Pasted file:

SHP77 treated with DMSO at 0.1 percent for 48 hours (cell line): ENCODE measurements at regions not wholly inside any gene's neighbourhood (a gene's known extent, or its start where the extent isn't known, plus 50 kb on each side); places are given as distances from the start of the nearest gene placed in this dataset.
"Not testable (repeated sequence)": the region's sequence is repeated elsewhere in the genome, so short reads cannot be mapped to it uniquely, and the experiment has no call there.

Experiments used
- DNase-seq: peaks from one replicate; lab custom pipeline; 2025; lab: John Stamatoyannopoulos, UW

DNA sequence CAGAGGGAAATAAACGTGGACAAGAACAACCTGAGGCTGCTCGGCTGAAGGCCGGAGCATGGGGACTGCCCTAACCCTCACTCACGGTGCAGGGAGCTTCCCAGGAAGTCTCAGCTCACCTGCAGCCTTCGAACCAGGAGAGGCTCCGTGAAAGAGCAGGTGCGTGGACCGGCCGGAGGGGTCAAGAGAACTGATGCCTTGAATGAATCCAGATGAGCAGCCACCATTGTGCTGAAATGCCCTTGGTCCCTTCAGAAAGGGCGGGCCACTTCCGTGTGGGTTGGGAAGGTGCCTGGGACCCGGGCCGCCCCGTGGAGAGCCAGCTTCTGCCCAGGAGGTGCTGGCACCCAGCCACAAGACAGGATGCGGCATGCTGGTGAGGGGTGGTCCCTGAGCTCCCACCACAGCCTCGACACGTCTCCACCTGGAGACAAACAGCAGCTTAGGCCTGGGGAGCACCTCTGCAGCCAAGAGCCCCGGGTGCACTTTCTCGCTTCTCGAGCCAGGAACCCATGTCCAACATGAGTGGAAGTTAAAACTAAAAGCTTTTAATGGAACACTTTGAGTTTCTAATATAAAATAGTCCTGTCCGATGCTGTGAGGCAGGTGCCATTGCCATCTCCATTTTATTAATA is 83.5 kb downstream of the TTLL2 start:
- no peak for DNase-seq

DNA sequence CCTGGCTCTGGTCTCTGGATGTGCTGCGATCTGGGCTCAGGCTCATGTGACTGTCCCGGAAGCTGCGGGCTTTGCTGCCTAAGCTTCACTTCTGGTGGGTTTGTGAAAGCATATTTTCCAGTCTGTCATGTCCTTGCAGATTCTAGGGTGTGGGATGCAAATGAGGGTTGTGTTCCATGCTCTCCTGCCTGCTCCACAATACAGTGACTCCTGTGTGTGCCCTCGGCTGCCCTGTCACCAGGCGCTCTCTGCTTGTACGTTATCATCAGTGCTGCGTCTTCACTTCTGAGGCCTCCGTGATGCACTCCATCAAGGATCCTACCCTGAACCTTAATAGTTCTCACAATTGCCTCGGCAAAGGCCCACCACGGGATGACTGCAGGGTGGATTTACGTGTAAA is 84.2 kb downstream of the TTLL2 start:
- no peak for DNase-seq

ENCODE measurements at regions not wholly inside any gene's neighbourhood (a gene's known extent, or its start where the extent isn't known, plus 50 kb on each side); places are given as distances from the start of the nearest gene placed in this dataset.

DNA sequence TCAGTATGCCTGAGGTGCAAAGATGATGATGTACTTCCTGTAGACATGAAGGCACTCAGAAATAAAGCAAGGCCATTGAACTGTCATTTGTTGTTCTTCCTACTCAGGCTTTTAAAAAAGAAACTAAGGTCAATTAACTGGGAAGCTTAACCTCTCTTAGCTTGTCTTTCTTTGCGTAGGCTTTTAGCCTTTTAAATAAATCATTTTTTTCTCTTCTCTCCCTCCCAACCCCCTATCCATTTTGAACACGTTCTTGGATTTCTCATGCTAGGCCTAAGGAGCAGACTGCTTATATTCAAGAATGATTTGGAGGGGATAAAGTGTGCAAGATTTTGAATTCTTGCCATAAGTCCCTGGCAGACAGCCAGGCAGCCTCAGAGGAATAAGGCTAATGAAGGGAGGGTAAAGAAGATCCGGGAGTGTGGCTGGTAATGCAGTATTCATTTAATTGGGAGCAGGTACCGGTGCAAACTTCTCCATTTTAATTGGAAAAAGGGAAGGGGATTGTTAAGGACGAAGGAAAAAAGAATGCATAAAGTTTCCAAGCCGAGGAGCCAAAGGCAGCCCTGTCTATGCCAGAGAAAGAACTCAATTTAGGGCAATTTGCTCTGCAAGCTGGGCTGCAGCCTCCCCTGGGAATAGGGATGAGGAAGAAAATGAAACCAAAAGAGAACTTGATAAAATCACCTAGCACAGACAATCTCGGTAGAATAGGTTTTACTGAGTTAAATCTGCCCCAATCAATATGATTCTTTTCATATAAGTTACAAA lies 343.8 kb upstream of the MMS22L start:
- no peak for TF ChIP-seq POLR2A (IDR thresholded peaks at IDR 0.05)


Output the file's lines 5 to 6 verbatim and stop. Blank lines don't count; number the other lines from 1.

DNA sequence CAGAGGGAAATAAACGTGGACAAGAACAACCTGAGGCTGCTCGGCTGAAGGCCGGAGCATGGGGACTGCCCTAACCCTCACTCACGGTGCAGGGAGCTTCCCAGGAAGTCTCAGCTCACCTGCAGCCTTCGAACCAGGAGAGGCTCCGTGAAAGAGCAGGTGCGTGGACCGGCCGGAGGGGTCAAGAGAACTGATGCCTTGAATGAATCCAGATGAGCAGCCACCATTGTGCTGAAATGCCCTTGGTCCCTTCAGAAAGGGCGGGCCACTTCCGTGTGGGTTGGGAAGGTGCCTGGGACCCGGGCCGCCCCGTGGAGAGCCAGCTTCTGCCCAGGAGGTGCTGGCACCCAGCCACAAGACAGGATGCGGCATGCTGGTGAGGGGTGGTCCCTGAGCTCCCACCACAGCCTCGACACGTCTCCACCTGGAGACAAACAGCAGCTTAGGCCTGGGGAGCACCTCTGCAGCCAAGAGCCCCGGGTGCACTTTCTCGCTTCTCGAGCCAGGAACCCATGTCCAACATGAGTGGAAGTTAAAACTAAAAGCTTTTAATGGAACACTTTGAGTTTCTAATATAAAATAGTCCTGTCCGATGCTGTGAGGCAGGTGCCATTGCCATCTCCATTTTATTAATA is 83.5 kb downstream of the TTLL2 start:
- no peak for DNase-seq